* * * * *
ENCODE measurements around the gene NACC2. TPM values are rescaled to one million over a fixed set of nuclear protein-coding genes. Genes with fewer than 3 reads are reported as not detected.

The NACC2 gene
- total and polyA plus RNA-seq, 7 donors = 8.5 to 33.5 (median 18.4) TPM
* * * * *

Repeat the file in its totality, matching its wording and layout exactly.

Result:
ENCODE measurements around the gene NACC2. TPM values are rescaled to one million over a fixed set of nuclear protein-coding genes. Genes with fewer than 3 reads are reported as not detected.

The NACC2 gene
- total and polyA plus RNA-seq, 7 donors = 8.5 to 33.5 (median 18.4) TPM